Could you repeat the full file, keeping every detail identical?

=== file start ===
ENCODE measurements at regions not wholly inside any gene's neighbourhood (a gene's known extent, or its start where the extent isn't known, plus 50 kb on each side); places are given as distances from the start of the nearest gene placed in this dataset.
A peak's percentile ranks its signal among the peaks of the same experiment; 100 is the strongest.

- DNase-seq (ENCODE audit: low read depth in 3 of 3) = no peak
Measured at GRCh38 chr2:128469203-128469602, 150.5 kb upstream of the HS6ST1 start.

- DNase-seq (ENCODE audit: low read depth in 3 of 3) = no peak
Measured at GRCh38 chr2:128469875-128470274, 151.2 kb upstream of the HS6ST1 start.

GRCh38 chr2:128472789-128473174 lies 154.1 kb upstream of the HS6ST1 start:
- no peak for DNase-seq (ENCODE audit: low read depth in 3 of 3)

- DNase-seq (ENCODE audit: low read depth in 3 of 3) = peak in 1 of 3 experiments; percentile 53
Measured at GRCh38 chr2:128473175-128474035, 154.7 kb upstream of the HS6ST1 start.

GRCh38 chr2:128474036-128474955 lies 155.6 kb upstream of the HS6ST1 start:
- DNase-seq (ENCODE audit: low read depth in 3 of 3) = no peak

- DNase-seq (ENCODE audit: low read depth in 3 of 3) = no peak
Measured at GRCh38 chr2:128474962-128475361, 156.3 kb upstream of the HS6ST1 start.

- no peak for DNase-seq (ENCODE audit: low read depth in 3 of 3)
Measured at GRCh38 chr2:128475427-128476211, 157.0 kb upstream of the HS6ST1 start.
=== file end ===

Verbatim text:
ENCODE measurements at regions not wholly inside any gene's neighbourhood (a gene's known extent, or its start where the extent isn't known, plus 50 kb on each side); places are given as distances from the start of the nearest gene placed in this dataset.
A peak's percentile ranks its signal among the peaks of the same experiment; 100 is the strongest.

- DNase-seq (ENCODE audit: low read depth in 3 of 3) = no peak
Measured at GRCh38 chr2:128469203-128469602, 150.5 kb upstream of the HS6ST1 start.

- DNase-seq (ENCODE audit: low read depth in 3 of 3) = no peak
Measured at GRCh38 chr2:128469875-128470274, 151.2 kb upstream of the HS6ST1 start.

GRCh38 chr2:128472789-128473174 lies 154.1 kb upstream of the HS6ST1 start:
- no peak for DNase-seq (ENCODE audit: low read depth in 3 of 3)

- DNase-seq (ENCODE audit: low read depth in 3 of 3) = peak in 1 of 3 experiments; percentile 53
Measured at GRCh38 chr2:128473175-128474035, 154.7 kb upstream of the HS6ST1 start.

GRCh38 chr2:128474036-128474955 lies 155.6 kb upstream of the HS6ST1 start:
- DNase-seq (ENCODE audit: low read depth in 3 of 3) = no peak

- DNase-seq (ENCODE audit: low read depth in 3 of 3) = no peak
Measured at GRCh38 chr2:128474962-128475361, 156.3 kb upstream of the HS6ST1 start.

- no peak for DNase-seq (ENCODE audit: low read depth in 3 of 3)
Measured at GRCh38 chr2:128475427-128476211, 157.0 kb upstream of the HS6ST1 start.